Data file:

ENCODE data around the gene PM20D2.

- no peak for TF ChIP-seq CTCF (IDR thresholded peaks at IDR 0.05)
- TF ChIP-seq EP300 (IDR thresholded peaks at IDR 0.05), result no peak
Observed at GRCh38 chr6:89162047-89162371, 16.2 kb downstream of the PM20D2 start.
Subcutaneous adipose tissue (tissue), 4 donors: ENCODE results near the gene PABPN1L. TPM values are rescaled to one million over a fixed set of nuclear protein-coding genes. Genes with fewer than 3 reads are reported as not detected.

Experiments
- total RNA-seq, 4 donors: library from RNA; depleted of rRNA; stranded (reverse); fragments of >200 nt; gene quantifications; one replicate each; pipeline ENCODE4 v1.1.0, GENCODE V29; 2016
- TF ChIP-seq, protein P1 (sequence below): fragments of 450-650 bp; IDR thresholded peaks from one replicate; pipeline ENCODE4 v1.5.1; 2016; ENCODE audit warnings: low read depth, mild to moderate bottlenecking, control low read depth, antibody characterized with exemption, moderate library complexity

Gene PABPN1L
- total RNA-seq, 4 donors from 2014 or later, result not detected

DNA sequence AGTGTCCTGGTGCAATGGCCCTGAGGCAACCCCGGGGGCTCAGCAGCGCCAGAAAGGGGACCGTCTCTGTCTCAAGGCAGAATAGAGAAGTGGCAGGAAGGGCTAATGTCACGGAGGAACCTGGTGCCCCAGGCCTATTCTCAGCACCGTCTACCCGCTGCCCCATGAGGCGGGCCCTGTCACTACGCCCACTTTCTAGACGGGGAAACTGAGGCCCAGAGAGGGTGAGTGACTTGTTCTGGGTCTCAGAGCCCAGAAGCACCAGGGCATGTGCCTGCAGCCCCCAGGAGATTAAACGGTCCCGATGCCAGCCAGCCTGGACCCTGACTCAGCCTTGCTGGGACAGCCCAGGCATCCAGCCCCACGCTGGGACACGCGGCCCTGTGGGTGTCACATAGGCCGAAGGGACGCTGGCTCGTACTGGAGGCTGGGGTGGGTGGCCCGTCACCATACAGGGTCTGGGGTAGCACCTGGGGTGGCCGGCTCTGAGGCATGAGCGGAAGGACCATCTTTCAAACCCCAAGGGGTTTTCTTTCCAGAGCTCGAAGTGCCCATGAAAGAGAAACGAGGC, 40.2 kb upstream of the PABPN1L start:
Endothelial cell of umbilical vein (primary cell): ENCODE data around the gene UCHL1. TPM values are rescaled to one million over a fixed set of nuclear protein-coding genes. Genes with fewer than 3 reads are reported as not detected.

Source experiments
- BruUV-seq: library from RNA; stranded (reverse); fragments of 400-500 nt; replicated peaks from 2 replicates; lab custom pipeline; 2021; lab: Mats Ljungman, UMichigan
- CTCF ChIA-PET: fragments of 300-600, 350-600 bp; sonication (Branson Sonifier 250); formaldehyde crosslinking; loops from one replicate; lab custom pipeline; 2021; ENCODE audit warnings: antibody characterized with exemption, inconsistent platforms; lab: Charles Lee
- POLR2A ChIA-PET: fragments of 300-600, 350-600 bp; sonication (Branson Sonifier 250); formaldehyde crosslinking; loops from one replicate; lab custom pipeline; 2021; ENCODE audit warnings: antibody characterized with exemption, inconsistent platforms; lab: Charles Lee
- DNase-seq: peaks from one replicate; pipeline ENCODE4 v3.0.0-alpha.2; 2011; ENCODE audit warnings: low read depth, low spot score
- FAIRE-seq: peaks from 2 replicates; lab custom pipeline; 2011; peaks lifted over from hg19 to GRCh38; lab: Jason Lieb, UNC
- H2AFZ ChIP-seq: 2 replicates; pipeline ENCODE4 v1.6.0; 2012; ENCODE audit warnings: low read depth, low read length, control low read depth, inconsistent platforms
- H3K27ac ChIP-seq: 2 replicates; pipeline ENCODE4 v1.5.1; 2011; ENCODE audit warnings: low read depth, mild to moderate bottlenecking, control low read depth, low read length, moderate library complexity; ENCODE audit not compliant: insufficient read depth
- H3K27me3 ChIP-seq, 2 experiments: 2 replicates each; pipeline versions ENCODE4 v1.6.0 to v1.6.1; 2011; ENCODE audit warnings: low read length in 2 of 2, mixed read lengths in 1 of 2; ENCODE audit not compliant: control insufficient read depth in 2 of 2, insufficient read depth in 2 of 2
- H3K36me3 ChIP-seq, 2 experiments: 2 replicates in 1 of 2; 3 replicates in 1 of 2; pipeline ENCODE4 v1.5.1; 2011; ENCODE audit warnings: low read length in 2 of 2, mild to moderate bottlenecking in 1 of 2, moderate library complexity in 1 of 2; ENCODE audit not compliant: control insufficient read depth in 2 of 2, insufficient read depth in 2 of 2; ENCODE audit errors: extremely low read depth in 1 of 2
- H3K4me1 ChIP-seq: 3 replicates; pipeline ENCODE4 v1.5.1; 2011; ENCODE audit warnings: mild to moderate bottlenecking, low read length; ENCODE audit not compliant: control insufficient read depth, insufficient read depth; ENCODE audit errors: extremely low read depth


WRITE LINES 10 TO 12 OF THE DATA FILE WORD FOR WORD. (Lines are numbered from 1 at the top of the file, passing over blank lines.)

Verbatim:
- total RNA-seq, 4 donors from 2014 or later, result not detected

DNA sequence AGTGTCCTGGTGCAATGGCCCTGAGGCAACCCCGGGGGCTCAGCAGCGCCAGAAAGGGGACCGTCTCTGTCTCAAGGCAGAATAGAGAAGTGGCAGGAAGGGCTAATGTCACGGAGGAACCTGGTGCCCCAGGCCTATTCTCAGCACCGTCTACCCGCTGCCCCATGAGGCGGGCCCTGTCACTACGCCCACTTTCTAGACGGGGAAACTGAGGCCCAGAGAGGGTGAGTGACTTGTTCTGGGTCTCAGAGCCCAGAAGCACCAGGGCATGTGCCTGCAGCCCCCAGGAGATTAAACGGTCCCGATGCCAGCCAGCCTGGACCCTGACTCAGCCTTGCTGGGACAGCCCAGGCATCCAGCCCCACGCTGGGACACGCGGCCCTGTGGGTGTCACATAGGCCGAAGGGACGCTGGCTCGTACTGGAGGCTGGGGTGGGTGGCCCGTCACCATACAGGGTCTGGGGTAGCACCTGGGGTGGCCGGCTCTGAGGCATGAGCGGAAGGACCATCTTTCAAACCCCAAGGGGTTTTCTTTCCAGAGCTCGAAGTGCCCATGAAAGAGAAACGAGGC, 40.2 kb upstream of the PABPN1L start:
Endothelial cell of umbilical vein (primary cell): ENCODE data around the gene UCHL1. TPM values are rescaled to one million over a fixed set of nuclear protein-coding genes. Genes with fewer than 3 reads are reported as not detected.